England’s soggy historical place names could predict the climate…

Posted: January 4, 2018 by oldbrew in climate, Geology, History, Natural Variation, opinion

What’s in a place name?

Anglo-Saxon England was unusually warm and stormy. Place names coined then could hold clues to how the weather will get wetter and wilder as the climate changes, says Sott.net. Assuming the weather does do that, of course. The author asks: “Is it a surprise that places with watery names are more prone to flooding?”

It’s blowy on the B4380 to Buildwas, writes Richard Webb in the New Scientist. A keen wind whipping across the floodplain from Shrewsbury flaps a misarranged saddle bag strap against my back wheel.

As I cross the river Severn at Atcham, and bend right down the back road past Wroxeter, a black cloud delivers the first dribbles of rain.

England’s place names are a treasure trove of hidden history – if only we could find the key.

Shrewsbury: recorded in the 10th century as Scrobbesbyrig, the name’s origin is as uncertain as its pronunciation today, but possibly means “the fortified place in the scrub”. Atcham: a contraction of Attingham, “the homestead of Eata’s children”, a puzzling reference to an obscure 7th-century saint from England’s far north. Wroxeter: origin disputed, but a rare Roman place name survival, as befits the site of what was Roman Britain’s fourth largest town. Buildwas: we’ll get to that.

In the title of one of her books, Margaret Gelling, the doyenne of English toponymists, called place names “signposts to the past”. I’m cycling the road to Buildwas because they could be signposts to the future, too.

I take refuge from the now intense, globular rain in the shadow of a large hedge on a bluff overlooking the floodplain just beyond Eyton – a homestead on a raised promontory – on Severn.

Britain is a wet island, and it’s getting wetter. This is just a passing autumn shower, but as global temperatures rise, the paths of the most severe Atlantic storms are hitting the western shores of Britain and Ireland more frequently, often England’s soggy place names could predict the climate future large quantities of rain in short periods.

Continued here.

  1. Bloke down the pub says:

    Interesting, but the effect of drainage and urbanisation will make any prediction based on the names a bit hit and miss.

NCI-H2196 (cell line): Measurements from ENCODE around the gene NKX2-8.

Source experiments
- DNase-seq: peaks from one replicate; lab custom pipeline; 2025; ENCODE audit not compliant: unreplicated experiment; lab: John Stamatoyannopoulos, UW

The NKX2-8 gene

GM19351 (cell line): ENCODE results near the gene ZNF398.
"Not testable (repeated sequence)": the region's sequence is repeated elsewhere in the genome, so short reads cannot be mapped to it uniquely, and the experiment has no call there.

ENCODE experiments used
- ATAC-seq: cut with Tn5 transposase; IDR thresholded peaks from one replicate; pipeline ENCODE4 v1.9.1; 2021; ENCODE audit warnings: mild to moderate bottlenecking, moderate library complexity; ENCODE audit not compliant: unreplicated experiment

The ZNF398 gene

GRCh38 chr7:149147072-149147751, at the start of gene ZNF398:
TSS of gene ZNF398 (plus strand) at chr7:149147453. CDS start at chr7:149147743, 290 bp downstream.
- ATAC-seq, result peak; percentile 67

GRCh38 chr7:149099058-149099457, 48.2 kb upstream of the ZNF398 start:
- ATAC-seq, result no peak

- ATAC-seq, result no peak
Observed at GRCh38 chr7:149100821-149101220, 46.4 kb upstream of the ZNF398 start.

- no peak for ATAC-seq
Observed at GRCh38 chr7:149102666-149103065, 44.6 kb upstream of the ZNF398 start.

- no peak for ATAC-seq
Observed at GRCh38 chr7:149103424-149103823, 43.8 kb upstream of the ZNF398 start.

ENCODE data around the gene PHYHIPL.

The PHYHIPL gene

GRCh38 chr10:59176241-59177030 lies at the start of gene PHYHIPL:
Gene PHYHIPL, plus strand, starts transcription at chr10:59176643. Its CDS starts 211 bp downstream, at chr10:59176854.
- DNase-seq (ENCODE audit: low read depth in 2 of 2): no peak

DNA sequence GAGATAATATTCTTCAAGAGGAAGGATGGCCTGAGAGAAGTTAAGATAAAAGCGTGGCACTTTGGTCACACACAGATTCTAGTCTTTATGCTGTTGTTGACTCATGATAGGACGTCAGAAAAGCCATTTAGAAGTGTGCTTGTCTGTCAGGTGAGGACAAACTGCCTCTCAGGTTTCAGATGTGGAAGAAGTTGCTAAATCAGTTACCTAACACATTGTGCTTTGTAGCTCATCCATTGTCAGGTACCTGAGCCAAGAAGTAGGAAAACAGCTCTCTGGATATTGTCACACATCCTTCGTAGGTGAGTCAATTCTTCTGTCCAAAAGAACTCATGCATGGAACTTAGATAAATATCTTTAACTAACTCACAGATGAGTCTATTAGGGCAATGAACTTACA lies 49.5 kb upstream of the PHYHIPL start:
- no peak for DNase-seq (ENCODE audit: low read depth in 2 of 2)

2. graphicconception says:

    The article mentions the Somerset Levels. I believe Somerset comes from words meaning summer land. The implication being that in winter you can no longer call it land because it is usually so waterlogged. Hence, there should have been little surprise when it flooded so badly a few years ago.

  3. TinyCO2 says:

    I’m currently trying to work out why Coventry used to have a lake at its heart in the Roman/Saxon eras. There did seem to be more water arriving but over the years there were ditches dug and then silted up. Businesses extracted water and then stopped. In the past the rivers were continually being mined for building materials. In parts of the center the water table is very close to the surface, even though the rivers are now culveted. It’s very hard to determine what changes to the water system, caused the rivers to run with less water and the lake to vanish. If you can’t understand the past, you can’t predict the future.

  4. oldbrew says:

    ‘but as global temperatures rise, the paths of the most severe Atlantic storms are hitting the western shores of Britain and Ireland more frequently’

    This is a typical unscientific climate assertion, or innuendo, suggesting that as A and B are supposed to have happened, A is related to B. Better understanding of changes in jet stream patterns is needed, not arm-waving claims.

    Over half the years 2001-2010 had more rainfall than 2016, for example. That’s not strictly scientific, but no significant upward trend either.

  5. gwaigau says:

    I was working in London in the late 1990s in a building with deep basements that were beginning to be affected by ground water ingress. Discussions with Thames Water revealed that the water table was rising across the London basin as heavy industries moved out and less and less water was being extracted for their various processes. Every time I hear about drives to conserve water on this rain soaked island I remember that and think how stupid people are. All that water and no way to recover it for use. Water rationing? Bollox.

  6. oldbrew says:

    UK could face a hosepipe ban this summer despite downpours and flooding brought on by Storm Eleanor, Environment Agency warns

    Unless more rain falls water restrictions could be put in place by June

    The South East is in a period of ‘prolonged dry weather’, the agency warned

    The warning comes as Southern Water applied for a drought permit asking the Environment Agency for permission to pump water from Kent rivers

    Read more: http://www.dailymail.co.uk/sciencetech/article-5239587/The-UK-face-hosepipe-ban-summer.html

    So not the UK, just the South East?